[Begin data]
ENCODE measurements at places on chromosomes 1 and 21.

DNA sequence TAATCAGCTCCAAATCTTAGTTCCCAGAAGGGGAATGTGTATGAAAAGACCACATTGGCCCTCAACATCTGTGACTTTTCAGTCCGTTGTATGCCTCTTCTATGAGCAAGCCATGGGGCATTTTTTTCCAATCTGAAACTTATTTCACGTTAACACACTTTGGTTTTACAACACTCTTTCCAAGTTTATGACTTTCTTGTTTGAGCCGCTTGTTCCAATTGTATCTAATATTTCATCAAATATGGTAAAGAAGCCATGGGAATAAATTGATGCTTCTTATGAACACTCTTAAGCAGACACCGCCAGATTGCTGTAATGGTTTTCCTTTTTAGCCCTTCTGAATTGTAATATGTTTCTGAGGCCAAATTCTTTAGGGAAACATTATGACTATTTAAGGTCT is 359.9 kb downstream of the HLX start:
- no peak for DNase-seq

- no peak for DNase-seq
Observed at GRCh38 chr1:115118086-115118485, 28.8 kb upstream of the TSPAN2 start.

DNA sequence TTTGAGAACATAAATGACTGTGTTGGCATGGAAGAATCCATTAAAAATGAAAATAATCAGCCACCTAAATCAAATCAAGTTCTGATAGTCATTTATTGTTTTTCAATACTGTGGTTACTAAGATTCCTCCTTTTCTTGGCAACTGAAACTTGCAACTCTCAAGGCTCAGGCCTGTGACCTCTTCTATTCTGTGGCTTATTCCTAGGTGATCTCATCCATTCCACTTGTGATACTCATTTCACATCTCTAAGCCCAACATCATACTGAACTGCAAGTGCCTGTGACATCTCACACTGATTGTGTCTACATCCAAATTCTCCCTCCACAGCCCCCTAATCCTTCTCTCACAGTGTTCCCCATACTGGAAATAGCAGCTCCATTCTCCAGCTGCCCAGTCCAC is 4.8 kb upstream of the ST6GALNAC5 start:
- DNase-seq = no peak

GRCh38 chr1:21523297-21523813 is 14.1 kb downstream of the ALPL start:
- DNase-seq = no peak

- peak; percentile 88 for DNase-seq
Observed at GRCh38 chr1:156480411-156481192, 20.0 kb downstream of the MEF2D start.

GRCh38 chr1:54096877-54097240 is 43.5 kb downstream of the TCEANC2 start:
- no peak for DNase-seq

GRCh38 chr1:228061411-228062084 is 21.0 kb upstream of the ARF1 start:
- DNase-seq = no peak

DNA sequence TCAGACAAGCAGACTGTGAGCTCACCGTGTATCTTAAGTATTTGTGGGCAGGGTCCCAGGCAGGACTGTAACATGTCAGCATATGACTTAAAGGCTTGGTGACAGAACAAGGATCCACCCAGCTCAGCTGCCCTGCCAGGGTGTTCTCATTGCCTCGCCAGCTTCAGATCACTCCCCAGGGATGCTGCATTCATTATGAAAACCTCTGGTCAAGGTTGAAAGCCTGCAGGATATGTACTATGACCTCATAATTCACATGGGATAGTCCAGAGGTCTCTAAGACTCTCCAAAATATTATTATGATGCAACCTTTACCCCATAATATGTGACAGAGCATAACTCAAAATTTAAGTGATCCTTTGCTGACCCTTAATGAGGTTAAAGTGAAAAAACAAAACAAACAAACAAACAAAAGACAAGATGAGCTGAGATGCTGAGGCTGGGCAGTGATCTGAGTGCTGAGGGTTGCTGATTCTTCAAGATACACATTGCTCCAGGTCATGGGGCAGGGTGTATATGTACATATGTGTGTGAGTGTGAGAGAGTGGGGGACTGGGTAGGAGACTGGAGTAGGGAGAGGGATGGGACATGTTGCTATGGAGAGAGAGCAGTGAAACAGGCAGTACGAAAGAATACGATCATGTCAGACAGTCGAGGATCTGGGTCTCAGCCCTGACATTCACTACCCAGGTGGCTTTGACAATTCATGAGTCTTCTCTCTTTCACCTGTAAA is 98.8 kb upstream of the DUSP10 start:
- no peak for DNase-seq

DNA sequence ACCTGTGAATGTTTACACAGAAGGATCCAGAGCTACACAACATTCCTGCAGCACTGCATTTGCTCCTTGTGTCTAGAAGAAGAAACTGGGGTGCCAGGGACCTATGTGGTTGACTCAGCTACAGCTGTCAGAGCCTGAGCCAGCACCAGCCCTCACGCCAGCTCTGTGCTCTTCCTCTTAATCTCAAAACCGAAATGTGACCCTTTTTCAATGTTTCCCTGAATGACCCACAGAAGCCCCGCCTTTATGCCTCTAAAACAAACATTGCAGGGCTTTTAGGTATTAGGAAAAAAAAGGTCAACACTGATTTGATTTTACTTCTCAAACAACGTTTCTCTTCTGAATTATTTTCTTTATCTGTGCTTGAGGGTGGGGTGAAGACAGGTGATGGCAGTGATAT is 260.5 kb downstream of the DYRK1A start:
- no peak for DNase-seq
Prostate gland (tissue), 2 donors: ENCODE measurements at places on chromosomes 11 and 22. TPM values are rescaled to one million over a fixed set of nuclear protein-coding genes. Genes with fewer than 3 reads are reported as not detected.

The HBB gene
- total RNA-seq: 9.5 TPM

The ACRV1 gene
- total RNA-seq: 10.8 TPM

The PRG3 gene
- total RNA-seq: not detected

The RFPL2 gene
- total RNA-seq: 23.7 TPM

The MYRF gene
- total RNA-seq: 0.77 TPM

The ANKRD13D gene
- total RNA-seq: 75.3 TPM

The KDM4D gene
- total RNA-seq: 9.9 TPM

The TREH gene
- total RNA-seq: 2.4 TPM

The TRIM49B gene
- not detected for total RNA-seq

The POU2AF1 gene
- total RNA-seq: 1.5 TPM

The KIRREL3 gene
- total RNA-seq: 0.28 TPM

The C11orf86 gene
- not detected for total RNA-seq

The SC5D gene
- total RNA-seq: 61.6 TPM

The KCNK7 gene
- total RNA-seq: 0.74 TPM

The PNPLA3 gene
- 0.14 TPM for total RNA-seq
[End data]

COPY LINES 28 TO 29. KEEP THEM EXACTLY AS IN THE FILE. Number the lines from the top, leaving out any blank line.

- total RNA-seq: 23.7 TPM

The MYRF gene